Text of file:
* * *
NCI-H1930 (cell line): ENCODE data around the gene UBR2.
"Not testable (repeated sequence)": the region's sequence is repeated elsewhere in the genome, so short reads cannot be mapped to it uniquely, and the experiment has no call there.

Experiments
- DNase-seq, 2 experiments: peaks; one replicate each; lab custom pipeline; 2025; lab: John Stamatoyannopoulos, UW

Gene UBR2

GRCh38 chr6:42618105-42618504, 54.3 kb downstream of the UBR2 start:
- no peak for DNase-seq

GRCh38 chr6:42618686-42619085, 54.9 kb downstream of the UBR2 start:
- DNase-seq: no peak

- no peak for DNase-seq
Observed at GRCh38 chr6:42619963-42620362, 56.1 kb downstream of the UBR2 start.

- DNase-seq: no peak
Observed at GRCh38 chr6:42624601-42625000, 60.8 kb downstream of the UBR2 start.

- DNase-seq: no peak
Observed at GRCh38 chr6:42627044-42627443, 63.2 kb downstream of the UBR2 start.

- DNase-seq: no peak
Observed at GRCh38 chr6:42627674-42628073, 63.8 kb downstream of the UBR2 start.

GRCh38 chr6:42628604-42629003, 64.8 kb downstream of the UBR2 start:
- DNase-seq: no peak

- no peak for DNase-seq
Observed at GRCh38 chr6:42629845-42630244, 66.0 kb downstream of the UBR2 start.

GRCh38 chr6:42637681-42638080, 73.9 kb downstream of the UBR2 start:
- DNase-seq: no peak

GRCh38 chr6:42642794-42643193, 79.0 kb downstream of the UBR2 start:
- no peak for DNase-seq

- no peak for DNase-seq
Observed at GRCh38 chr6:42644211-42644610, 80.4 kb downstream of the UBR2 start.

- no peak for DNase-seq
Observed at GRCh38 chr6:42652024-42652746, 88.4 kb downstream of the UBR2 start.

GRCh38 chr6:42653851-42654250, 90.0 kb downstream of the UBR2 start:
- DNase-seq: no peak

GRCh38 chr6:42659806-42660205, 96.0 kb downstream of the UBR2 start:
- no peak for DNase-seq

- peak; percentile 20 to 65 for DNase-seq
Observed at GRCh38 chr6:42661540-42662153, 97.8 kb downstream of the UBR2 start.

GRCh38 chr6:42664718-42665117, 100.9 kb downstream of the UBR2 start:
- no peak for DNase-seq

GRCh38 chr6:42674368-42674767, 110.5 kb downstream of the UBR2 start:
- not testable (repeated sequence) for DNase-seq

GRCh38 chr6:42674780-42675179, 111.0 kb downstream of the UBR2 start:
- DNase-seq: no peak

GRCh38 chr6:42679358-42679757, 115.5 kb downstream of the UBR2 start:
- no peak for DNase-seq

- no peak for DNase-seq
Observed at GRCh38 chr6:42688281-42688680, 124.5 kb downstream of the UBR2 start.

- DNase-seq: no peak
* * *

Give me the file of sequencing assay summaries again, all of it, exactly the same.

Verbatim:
NCI-H1930 (cell line): ENCODE data around the gene UBR2.
"Not testable (repeated sequence)": the region's sequence is repeated elsewhere in the genome, so short reads cannot be mapped to it uniquely, and the experiment has no call there.

Experiments
- DNase-seq, 2 experiments: peaks; one replicate each; lab custom pipeline; 2025; lab: John Stamatoyannopoulos, UW

Gene UBR2

GRCh38 chr6:42618105-42618504, 54.3 kb downstream of the UBR2 start:
- no peak for DNase-seq

GRCh38 chr6:42618686-42619085, 54.9 kb downstream of the UBR2 start:
- DNase-seq: no peak

- no peak for DNase-seq
Observed at GRCh38 chr6:42619963-42620362, 56.1 kb downstream of the UBR2 start.

- DNase-seq: no peak
Observed at GRCh38 chr6:42624601-42625000, 60.8 kb downstream of the UBR2 start.

- DNase-seq: no peak
Observed at GRCh38 chr6:42627044-42627443, 63.2 kb downstream of the UBR2 start.

- DNase-seq: no peak
Observed at GRCh38 chr6:42627674-42628073, 63.8 kb downstream of the UBR2 start.

GRCh38 chr6:42628604-42629003, 64.8 kb downstream of the UBR2 start:
- DNase-seq: no peak

- no peak for DNase-seq
Observed at GRCh38 chr6:42629845-42630244, 66.0 kb downstream of the UBR2 start.

GRCh38 chr6:42637681-42638080, 73.9 kb downstream of the UBR2 start:
- DNase-seq: no peak

GRCh38 chr6:42642794-42643193, 79.0 kb downstream of the UBR2 start:
- no peak for DNase-seq

- no peak for DNase-seq
Observed at GRCh38 chr6:42644211-42644610, 80.4 kb downstream of the UBR2 start.

- no peak for DNase-seq
Observed at GRCh38 chr6:42652024-42652746, 88.4 kb downstream of the UBR2 start.

GRCh38 chr6:42653851-42654250, 90.0 kb downstream of the UBR2 start:
- DNase-seq: no peak

GRCh38 chr6:42659806-42660205, 96.0 kb downstream of the UBR2 start:
- no peak for DNase-seq

- peak; percentile 20 to 65 for DNase-seq
Observed at GRCh38 chr6:42661540-42662153, 97.8 kb downstream of the UBR2 start.

GRCh38 chr6:42664718-42665117, 100.9 kb downstream of the UBR2 start:
- no peak for DNase-seq

GRCh38 chr6:42674368-42674767, 110.5 kb downstream of the UBR2 start:
- not testable (repeated sequence) for DNase-seq

GRCh38 chr6:42674780-42675179, 111.0 kb downstream of the UBR2 start:
- DNase-seq: no peak

GRCh38 chr6:42679358-42679757, 115.5 kb downstream of the UBR2 start:
- no peak for DNase-seq

- no peak for DNase-seq
Observed at GRCh38 chr6:42688281-42688680, 124.5 kb downstream of the UBR2 start.

- DNase-seq: no peak